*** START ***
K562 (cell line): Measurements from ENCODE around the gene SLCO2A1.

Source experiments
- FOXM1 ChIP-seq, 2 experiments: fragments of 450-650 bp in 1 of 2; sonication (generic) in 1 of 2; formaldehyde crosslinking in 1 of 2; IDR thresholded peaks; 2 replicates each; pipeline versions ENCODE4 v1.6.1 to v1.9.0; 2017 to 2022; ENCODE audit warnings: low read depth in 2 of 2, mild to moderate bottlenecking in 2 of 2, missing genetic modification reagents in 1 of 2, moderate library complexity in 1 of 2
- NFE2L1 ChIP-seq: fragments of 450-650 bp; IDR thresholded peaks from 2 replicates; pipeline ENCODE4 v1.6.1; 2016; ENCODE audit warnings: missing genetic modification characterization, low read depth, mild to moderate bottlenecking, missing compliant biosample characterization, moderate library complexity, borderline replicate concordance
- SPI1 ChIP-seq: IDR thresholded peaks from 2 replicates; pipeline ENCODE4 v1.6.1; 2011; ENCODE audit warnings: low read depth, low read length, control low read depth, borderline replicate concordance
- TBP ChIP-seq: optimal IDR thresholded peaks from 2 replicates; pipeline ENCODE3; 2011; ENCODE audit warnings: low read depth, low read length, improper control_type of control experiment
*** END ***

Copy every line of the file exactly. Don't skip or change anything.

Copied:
K562 (cell line): Measurements from ENCODE around the gene SLCO2A1.

Source experiments
- FOXM1 ChIP-seq, 2 experiments: fragments of 450-650 bp in 1 of 2; sonication (generic) in 1 of 2; formaldehyde crosslinking in 1 of 2; IDR thresholded peaks; 2 replicates each; pipeline versions ENCODE4 v1.6.1 to v1.9.0; 2017 to 2022; ENCODE audit warnings: low read depth in 2 of 2, mild to moderate bottlenecking in 2 of 2, missing genetic modification reagents in 1 of 2, moderate library complexity in 1 of 2
- NFE2L1 ChIP-seq: fragments of 450-650 bp; IDR thresholded peaks from 2 replicates; pipeline ENCODE4 v1.6.1; 2016; ENCODE audit warnings: missing genetic modification characterization, low read depth, mild to moderate bottlenecking, missing compliant biosample characterization, moderate library complexity, borderline replicate concordance
- SPI1 ChIP-seq: IDR thresholded peaks from 2 replicates; pipeline ENCODE4 v1.6.1; 2011; ENCODE audit warnings: low read depth, low read length, control low read depth, borderline replicate concordance
- TBP ChIP-seq: optimal IDR thresholded peaks from 2 replicates; pipeline ENCODE3; 2011; ENCODE audit warnings: low read depth, low read length, improper control_type of control experiment